Yes, you can feel the focus grouping, and to a cynical eye it is glaringly obvious that each character has been designed for maximum cosplay potential. Kieron Gillen, formerly of this parish, once told me (and no doubt many others) that, when he and artist Jamie McKelvie were devising their now best-selling comic The Wicked + The Divine, they ‘knew how to fill a dancefloor’ as a result of their previous work. One need only look at its Tumblr, fan art and cosplay following to see how true that was.
I recognised the exact same intent and result in Overwatch, albeit at gigantic and impossibly expensive scale. Overwatch is a heatseeking missile, laser-targeted at amassing a fan community, maintaining a drip feed of character reveals and selling merch.
It’s worked, and if the game didn’t feel so damn good in the hand, I might sneer at it.
The natural heir to Team Fortress 2, sacrificing the former’s black humour for breadth, diversity and a certain kind of accessibility that saves cowards and weaklings like me from definite humiliation. It’s almost impossible not to have a good time in Overwatch, and that’s one hell of an achievement in the often grindy, toxic online shooter space.
Pip: Overwatch has managed to work its way into the gaming landscape so quickly and so seamlessly that I keep forgetting it has only been out for months rather than years. It's such a pleasing thing to dip into regardless of how little time I have, plus quick play mode doesn't seem to come with that same sense of pressure to instantly excel which can be so toxic in the lane-pushing games I play so I find it far easier to return to Overwatch if I've been away for a while – not so self-conscious.
It has also been fascinating hearing people who worked on the game talk about their jobs. There was a sound design talk at GDC earlier this year which explained how things like how the footsteps are tuned to make sure they tell you about the character approaching, as well as which side they're on and how far they have to travel before they get to you. There was also a match-making ranking talk which I was properly nerding out over.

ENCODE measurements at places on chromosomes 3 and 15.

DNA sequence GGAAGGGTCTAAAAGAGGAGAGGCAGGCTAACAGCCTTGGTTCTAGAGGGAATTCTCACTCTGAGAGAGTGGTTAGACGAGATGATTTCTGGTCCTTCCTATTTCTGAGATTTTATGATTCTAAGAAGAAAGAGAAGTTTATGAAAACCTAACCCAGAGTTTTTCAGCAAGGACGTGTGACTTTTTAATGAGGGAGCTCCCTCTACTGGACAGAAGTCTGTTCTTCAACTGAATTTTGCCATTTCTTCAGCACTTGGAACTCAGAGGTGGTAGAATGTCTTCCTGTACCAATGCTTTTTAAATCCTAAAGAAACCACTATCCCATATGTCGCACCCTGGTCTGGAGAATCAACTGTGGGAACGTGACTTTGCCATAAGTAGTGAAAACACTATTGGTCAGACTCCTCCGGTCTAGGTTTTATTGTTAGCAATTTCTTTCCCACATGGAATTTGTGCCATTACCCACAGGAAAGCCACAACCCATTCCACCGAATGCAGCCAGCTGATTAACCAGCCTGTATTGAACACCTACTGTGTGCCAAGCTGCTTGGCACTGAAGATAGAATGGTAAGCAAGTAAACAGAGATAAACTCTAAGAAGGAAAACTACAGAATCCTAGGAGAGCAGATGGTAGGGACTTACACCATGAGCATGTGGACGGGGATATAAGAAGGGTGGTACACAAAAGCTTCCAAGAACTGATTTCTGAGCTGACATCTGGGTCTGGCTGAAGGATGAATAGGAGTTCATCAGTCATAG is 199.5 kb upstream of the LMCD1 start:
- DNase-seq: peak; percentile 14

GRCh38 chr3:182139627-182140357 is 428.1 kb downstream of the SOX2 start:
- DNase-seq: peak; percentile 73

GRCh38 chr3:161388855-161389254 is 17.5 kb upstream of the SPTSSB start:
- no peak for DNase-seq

I will admit that I've done that awful thing I do in every MOBA which is to immediately get comfy with a handful of characters and then have total muscle-memory panic every time it looks like someone might winkle me out of my niche. GIVE ME ZARYA OR GIVE ME DEATH.
Graham: I felt something of the fear of Brendan, and a little of the skepticism of Alec. Overwatch is a Blizzard game through and through: knowledge about cooldown times and opaque hero abilities is as important to your success within it as is your ability to aim straight, and it is undoubtedly a game being gradually shaped for more and more competitive play.
Yet, for now at least, it's a game which you can have fun in while being a bit shit. I am shit at it. I do not know everyone's abilities and I am blindsided by opponents who do things I had no way of knowing they could do, but no one is that difficult to pick up and play and unlike many of Blizzard's other favored genres I've played enough first-person shooters to get by with Overwatch. It's the only multiplayer game I played with friends this past year, and I've never played a round of it I didn't enjoy.